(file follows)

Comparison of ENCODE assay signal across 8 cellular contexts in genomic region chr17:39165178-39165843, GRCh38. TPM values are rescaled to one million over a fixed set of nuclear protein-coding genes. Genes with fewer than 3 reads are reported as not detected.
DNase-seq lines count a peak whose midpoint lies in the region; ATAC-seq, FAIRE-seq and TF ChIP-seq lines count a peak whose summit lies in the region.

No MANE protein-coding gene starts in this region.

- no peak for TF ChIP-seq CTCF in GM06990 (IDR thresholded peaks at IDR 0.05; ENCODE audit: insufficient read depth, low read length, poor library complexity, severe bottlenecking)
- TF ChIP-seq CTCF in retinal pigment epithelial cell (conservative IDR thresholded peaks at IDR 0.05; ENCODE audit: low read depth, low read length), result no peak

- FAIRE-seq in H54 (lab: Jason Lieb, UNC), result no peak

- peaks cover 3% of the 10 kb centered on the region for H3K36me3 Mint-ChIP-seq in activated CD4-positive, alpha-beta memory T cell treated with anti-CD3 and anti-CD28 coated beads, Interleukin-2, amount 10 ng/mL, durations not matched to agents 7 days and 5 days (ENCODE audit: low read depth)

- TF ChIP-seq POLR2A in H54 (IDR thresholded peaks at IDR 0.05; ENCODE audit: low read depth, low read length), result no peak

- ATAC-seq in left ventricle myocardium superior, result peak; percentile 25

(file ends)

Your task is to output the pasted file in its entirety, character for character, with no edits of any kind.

Comparison of ENCODE assay signal across 8 cellular contexts in genomic region chr17:39165178-39165843, GRCh38. TPM values are rescaled to one million over a fixed set of nuclear protein-coding genes. Genes with fewer than 3 reads are reported as not detected.
DNase-seq lines count a peak whose midpoint lies in the region; ATAC-seq, FAIRE-seq and TF ChIP-seq lines count a peak whose summit lies in the region.

No MANE protein-coding gene starts in this region.

- no peak for TF ChIP-seq CTCF in GM06990 (IDR thresholded peaks at IDR 0.05; ENCODE audit: insufficient read depth, low read length, poor library complexity, severe bottlenecking)
- TF ChIP-seq CTCF in retinal pigment epithelial cell (conservative IDR thresholded peaks at IDR 0.05; ENCODE audit: low read depth, low read length), result no peak

- FAIRE-seq in H54 (lab: Jason Lieb, UNC), result no peak

- peaks cover 3% of the 10 kb centered on the region for H3K36me3 Mint-ChIP-seq in activated CD4-positive, alpha-beta memory T cell treated with anti-CD3 and anti-CD28 coated beads, Interleukin-2, amount 10 ng/mL, durations not matched to agents 7 days and 5 days (ENCODE audit: low read depth)

- TF ChIP-seq POLR2A in H54 (IDR thresholded peaks at IDR 0.05; ENCODE audit: low read depth, low read length), result no peak

- ATAC-seq in left ventricle myocardium superior, result peak; percentile 25